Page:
Consuming forces: generational living standards measured through household consumption

Published on Incomes and Inequality, Intergenerational Centre

This report, which has been prepared by the Centre for Research in Social Policy at Loughborough University and the Resolution Foundation for the Intergenerational Commission, sheds further light on living standards across generations by considering levels and patterns of expenditure for working-age households in detail. It uses surveys of household spending to explore how actual consumption expenditure has changed over time overall, and for different age and income groups.

  • The real-terms spending of working-age households has doubled since the 1960s, and its nature has been transformed. In line with household income trends, consumption expenditure grew strongly during the 1960s, 1970s and 1980s. For adults age 25-64, mean equivalised real household consumption expenditure (including rents and mortgages) almost doubled between 1963 and 1989, from £162 to £293 (expressed in terms of the equivalent spending of a single-adult household). In terms of what people spend this money on, over the past half century 25-64 year old households have spent progressively less, as a share of expenditure, on meeting their basic need for food, clothes and warmth, and shifted spending towards leisure, communications and transport.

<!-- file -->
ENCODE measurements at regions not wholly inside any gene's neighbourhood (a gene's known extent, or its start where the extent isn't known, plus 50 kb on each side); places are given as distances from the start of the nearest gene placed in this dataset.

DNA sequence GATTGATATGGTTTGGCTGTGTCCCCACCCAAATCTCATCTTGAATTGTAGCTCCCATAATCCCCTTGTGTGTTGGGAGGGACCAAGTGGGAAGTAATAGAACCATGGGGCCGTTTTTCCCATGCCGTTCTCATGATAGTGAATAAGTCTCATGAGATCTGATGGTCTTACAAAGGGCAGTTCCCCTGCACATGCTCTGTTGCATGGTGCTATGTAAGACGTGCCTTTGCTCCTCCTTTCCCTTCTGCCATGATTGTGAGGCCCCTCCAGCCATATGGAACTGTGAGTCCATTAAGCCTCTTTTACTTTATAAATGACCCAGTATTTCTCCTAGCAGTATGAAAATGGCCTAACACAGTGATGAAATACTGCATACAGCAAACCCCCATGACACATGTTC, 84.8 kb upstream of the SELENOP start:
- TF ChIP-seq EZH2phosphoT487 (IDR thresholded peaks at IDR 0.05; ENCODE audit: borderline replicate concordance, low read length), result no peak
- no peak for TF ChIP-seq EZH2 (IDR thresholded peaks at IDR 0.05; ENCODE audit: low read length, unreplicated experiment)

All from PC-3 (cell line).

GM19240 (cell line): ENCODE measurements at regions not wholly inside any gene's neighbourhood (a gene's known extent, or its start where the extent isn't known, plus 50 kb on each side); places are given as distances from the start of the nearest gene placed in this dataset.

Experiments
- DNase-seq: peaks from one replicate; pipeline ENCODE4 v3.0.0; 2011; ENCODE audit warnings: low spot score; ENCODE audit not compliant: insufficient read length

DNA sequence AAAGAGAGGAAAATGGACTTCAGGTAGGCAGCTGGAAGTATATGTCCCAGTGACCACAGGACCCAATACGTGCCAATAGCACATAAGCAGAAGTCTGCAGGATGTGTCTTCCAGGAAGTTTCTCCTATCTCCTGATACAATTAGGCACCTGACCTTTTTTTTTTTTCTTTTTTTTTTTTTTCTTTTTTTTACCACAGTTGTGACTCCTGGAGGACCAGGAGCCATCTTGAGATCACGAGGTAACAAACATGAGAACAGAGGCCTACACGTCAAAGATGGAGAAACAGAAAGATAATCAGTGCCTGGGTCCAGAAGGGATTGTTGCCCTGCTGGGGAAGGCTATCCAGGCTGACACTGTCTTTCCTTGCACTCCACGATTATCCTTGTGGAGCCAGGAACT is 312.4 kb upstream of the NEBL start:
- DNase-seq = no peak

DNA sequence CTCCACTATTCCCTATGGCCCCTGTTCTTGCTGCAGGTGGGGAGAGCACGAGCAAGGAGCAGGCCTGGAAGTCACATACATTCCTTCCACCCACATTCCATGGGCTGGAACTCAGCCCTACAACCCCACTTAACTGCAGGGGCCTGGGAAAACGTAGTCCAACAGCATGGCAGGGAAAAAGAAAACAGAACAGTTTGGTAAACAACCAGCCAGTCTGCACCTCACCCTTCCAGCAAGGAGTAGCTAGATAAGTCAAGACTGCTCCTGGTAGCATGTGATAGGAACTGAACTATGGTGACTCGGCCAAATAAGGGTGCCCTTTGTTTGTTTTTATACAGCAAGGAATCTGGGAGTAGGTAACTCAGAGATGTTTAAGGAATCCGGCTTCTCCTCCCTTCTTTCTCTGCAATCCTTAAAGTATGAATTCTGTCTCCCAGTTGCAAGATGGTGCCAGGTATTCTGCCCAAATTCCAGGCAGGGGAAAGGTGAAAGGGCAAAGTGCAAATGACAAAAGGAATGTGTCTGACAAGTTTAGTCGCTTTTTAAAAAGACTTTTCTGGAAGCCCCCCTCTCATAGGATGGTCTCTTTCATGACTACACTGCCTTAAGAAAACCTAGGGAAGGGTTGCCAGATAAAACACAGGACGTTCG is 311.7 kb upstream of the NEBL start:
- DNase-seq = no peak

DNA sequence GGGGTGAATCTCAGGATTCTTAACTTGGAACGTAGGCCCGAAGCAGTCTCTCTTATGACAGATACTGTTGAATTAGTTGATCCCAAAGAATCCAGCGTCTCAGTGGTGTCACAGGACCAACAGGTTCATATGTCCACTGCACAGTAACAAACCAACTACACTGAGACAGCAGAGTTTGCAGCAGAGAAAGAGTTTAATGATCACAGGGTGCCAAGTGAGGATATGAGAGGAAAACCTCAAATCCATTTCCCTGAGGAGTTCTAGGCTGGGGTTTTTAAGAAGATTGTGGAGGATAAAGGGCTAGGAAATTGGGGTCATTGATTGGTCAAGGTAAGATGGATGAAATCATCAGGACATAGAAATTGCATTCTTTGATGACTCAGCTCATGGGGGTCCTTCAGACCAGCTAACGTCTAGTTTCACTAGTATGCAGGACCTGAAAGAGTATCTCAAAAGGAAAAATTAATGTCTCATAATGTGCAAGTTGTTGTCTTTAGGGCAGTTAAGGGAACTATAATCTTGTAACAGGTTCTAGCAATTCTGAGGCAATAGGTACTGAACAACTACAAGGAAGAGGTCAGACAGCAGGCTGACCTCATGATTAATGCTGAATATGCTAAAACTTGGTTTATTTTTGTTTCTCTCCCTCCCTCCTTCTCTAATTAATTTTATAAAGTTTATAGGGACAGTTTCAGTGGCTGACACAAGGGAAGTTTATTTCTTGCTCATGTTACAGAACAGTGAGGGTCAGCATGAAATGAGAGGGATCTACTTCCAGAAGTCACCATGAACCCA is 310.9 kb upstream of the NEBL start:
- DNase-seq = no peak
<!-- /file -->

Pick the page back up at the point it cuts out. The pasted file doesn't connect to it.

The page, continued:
• The baby boomers have experienced the fastest generation-on-generation expenditure progress, both when young and when older. On the other hand, the combination of weak incomes and the pressure of housing costs means that young people have experienced the tightest squeeze on spending in recent years. In 2000-01, 25-34 year olds and 55-64 year olds had the same amount of non-housing spending; but by 2014, 25-34 year olds had expenditure on non-housing items 15 per cent lower than that of 55-64 year olds.
  • A detailed look at individual areas of consumption illustrates how lifestyles are changing for people of different ages. Overall, consumption differences are often greater by income than by age, and wider price-related, social and technological shifts generally pervade across age groups. In addition, there is little evidence to support the characterisation of millennials as frivolous spenders compared to other age groups today or to their predecessors at the same age. Indeed, in many of the areas often seen as luxuries that the millennials in particular enjoy, from holidays to eating avocado toast in cafes, it is baby boomers who have actually experienced the fastest increases in consumption compared to their predecessors.